Just about everybody agrees that Cromwell is a good choice. But, many people, including me, think that the current method of picking Supreme Court judges is a lousy one, even though this time Prime Minister Stephen Harper sidestepped the public hearing process he put in place.
Negative opinions about the appointment process have been around for a long time. When Ian Binnie was appointed to the Supreme Court in 1998, an editorial in The Globe and Mail described it this way: “A closed secretive process. No official candidates. No public discussion. Zero public knowledge. Just several weeks of backroom maneuvering followed by an announcement.” Despite a few feeble attempts to improve things, particularly by Irwin Cotler when he was minister of justice in the Paul Martin government, the Globe’s description 10 years ago of the process remains accurate today.
Not everyone is bothered by the status quo; Chief Justice Beverley McLachlin, for one. In 2004, the Edmonton Journal reported that McLachlin, in a meeting with its editorial board, said one person should carry the responsibility of selecting judges for the top court. ?“The more you diffuse the decision, the more you diffuse the power — you diffuse the responsibility and you open the door for compromised [sic] candidates.” She went further the following year, in an interview with Kirk Makin of the Globe: “I think there is a very simple trade-off here. . . . The more you question candidates on the merits of cases, the more you’re going to impair the appearance of impartiality. . . . ”
So, what’s the problem? It’s about democracy. As things stand now, the prime minister picks whomever he wants to fill an SCC vacancy, and — despite some accompanying brouhaha — that’s that. There is perfunctory consultation here and there, perhaps a short list prepared by the minister of justice which is then pared down by an all-party committee of members of Parliament, and, since the appointment of Marshall Rothstein in 2006, a Potemkin village public hearing purely for show.
Even these cursory nods to broader participation cannot be counted on; in choosing Cromwell, Harper terminated mid-stream the work of the parliamentary committee, calling it dysfunctional. It’s not good enough. Supreme Court judges are among the handful of people who govern Canada. They wield great power, particularly since the 1982 Charter of Rights and Freedoms dramatically enhanced their ability to strike down laws as unconstitutional. In the name of elementary democracy, Canadians are entitled to a better appointment process.
The key reform is clear. A prime minister’s Supreme Court nomination should require confirmation by Parliament. The candidate should appear before a parliamentary committee in a serious hearing broadcast live on television. The committee should make a formal recommendation on the nomination — up or down. Parliament as a whole should consider that recommendation, and then confirm the nomination — or not.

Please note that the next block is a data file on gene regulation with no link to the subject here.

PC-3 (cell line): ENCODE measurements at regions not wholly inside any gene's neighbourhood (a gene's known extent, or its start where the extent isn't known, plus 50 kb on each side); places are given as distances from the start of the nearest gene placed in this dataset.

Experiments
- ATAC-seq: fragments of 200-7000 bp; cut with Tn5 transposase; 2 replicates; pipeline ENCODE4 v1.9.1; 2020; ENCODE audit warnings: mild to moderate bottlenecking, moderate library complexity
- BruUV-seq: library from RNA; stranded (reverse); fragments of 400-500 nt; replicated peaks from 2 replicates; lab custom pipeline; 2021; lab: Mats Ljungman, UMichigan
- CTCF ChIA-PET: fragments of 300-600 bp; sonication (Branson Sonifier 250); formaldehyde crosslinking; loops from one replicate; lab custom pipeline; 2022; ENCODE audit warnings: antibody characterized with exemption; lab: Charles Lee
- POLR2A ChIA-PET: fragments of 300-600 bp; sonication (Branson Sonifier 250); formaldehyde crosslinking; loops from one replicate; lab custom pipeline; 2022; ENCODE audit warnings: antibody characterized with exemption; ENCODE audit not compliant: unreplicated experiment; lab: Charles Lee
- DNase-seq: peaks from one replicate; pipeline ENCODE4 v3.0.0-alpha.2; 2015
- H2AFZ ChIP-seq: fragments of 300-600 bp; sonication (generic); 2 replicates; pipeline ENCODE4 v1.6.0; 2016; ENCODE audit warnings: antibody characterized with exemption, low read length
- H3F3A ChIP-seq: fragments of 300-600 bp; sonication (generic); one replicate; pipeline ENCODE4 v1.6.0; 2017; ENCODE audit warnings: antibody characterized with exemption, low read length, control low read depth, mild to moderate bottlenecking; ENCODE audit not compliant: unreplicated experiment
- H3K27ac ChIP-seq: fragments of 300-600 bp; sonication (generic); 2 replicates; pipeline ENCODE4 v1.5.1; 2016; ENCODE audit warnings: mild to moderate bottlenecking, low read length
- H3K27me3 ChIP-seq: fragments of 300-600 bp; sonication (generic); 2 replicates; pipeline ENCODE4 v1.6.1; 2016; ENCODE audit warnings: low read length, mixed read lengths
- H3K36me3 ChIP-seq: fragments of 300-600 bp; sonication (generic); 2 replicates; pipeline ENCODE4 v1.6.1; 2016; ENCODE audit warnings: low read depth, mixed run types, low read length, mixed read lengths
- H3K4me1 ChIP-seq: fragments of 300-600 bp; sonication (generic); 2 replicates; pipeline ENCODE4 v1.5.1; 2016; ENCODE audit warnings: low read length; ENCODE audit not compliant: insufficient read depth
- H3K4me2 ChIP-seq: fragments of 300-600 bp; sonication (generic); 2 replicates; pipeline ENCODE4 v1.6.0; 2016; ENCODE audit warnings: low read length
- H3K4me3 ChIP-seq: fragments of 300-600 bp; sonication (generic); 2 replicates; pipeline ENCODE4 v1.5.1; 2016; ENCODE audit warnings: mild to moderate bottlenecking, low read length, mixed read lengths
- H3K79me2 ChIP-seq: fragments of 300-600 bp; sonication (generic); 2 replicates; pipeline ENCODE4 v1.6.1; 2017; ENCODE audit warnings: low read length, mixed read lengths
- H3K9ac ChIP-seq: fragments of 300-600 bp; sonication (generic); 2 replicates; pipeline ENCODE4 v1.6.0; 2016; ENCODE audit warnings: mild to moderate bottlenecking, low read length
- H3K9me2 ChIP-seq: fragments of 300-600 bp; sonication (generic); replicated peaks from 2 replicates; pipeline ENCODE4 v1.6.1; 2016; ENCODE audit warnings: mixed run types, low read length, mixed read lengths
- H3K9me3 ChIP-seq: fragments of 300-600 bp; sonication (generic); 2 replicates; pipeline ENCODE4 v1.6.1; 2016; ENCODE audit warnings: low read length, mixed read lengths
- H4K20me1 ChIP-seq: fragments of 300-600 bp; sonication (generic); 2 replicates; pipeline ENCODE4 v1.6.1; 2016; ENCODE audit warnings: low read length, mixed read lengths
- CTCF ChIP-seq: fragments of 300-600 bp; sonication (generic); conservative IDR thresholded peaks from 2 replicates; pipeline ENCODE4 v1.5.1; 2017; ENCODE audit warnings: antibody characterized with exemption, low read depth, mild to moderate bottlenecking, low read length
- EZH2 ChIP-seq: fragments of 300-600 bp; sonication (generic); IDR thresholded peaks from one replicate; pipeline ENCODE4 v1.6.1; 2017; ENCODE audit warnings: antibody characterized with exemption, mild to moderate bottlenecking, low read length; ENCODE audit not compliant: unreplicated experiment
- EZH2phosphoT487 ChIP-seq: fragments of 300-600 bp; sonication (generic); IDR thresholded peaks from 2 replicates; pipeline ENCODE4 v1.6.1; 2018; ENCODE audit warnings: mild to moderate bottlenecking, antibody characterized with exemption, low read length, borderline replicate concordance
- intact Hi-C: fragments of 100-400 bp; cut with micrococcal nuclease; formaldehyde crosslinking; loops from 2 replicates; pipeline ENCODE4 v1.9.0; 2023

Given our system of government, in almost all cases the prime minister would still get the Supreme Court justice he wanted (particularly in a majority government). Parliamentary confirmation, following a serious committee hearing, would reaffirm the democratic process and ensure everyone paid attention. It would help drag the Supreme Court from the shadows into the public eye, where it belongs.
There are two standard criticisms of this idea. One is that substantive public hearings in a political arena would inevitably become an undignified “circus,” subjecting the nominee, among other things, to intrusive and irrelevant probing of his or her private life; the prospect, it is said, would discourage many worthy candidates from letting their names stand. This criticism has little, if any, merit. Good sense and restraint in public life are still with us (to some extent), and will help reign in any tendency to excess. Democracy can be messy, and sometimes mettle is required in those who seek appointment to high office.
The second criticism is more substantial; some say public hearings followed by parliamentary confirmation would “politicize” the process. This seems to mean that judges might get chosen because of their political views, or that as part of the appointment process candidates might have to commit themselves to particular outcomes on sensitive issues that might come before the court.
The danger of this is real, but often exaggerated. Experience in the United States shows sophisticated participants in this complex and subtle process can avoid the trap. A much-discussed recent study concluded that U.S. Supreme Court nominees present themselves one way at confirmation hearings but often act differently on the bench. (Some argue this phenomenon diminishes the value of public hearings in the first place.)
Another valuable reform would be to limit the appointments to a non-renewable, 15-year term. The objection to such a limitation is it might require excellent judges to leave the bench just when they had accumulated substantial experience. But it would ensure regular refreshment of the court’s talent and intellectual capital, and — most importantly — enhance democracy by preventing entrenchment of great power in the hands a non-elected judge. Given the rule of mandatory retirement at 75 already in place, only judges appointed younger than 60 would be affected.
And, in recent years, several ?Supreme Court judges under the age of 75 have resigned after having served less that 15 years — for example, justices Michel Bastarache, Frank Iacobucci, William Stevenson, Gérard La Forest, ?and Yves Pratte. There probably won’t be another Supreme Court vacancy until 2013, when Justice Morris Fish will reach the mandatory retirement age. We have four or five years to fix the antiquated and undemocratic appointment process we now labour under.
Philip Slayton has been dean of a law school and senior partner of a major Canadian law firm. Visit him online at philipslayton.com